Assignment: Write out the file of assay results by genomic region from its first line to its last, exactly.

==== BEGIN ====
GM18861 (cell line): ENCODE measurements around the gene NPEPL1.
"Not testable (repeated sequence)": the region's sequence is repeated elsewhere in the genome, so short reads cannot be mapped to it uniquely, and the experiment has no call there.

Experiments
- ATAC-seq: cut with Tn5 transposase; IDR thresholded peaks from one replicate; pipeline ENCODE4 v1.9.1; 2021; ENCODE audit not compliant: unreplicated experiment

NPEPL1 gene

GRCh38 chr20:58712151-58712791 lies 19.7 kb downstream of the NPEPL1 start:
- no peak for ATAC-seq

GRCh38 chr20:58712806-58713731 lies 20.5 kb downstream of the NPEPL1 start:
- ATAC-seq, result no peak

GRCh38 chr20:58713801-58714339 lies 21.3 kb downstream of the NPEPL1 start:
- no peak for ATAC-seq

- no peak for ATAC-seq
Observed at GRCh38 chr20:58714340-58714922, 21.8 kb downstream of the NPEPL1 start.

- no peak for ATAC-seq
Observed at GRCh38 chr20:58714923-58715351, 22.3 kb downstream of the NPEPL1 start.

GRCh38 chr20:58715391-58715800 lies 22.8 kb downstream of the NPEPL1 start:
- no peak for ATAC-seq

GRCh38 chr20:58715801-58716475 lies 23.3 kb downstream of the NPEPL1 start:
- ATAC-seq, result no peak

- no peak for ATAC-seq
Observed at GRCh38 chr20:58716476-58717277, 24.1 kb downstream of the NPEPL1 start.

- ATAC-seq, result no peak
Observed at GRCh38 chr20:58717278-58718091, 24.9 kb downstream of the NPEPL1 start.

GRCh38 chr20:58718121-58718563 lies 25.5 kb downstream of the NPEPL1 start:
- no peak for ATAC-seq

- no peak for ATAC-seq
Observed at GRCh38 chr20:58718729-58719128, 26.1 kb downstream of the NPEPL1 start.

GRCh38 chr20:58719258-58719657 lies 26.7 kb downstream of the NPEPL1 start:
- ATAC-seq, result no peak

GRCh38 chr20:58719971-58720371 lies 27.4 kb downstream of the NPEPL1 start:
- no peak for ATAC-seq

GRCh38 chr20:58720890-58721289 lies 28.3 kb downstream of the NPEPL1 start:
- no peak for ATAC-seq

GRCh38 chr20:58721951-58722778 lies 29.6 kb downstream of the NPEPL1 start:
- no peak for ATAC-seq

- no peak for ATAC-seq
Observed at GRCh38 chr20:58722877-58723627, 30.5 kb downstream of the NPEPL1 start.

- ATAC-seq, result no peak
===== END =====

GM18861 (cell line): ENCODE measurements around the gene NPEPL1.
"Not testable (repeated sequence)": the region's sequence is repeated elsewhere in the genome, so short reads cannot be mapped to it uniquely, and the experiment has no call there.

Experiments
- ATAC-seq: cut with Tn5 transposase; IDR thresholded peaks from one replicate; pipeline ENCODE4 v1.9.1; 2021; ENCODE audit not compliant: unreplicated experiment

NPEPL1 gene

GRCh38 chr20:58712151-58712791 lies 19.7 kb downstream of the NPEPL1 start:
- no peak for ATAC-seq

GRCh38 chr20:58712806-58713731 lies 20.5 kb downstream of the NPEPL1 start:
- ATAC-seq, result no peak

GRCh38 chr20:58713801-58714339 lies 21.3 kb downstream of the NPEPL1 start:
- no peak for ATAC-seq

- no peak for ATAC-seq
Observed at GRCh38 chr20:58714340-58714922, 21.8 kb downstream of the NPEPL1 start.

- no peak for ATAC-seq
Observed at GRCh38 chr20:58714923-58715351, 22.3 kb downstream of the NPEPL1 start.

GRCh38 chr20:58715391-58715800 lies 22.8 kb downstream of the NPEPL1 start:
- no peak for ATAC-seq

GRCh38 chr20:58715801-58716475 lies 23.3 kb downstream of the NPEPL1 start:
- ATAC-seq, result no peak

- no peak for ATAC-seq
Observed at GRCh38 chr20:58716476-58717277, 24.1 kb downstream of the NPEPL1 start.

- ATAC-seq, result no peak
Observed at GRCh38 chr20:58717278-58718091, 24.9 kb downstream of the NPEPL1 start.

GRCh38 chr20:58718121-58718563 lies 25.5 kb downstream of the NPEPL1 start:
- no peak for ATAC-seq

- no peak for ATAC-seq
Observed at GRCh38 chr20:58718729-58719128, 26.1 kb downstream of the NPEPL1 start.

GRCh38 chr20:58719258-58719657 lies 26.7 kb downstream of the NPEPL1 start:
- ATAC-seq, result no peak

GRCh38 chr20:58719971-58720371 lies 27.4 kb downstream of the NPEPL1 start:
- no peak for ATAC-seq

GRCh38 chr20:58720890-58721289 lies 28.3 kb downstream of the NPEPL1 start:
- no peak for ATAC-seq

GRCh38 chr20:58721951-58722778 lies 29.6 kb downstream of the NPEPL1 start:
- no peak for ATAC-seq

- no peak for ATAC-seq
Observed at GRCh38 chr20:58722877-58723627, 30.5 kb downstream of the NPEPL1 start.

- ATAC-seq, result no peak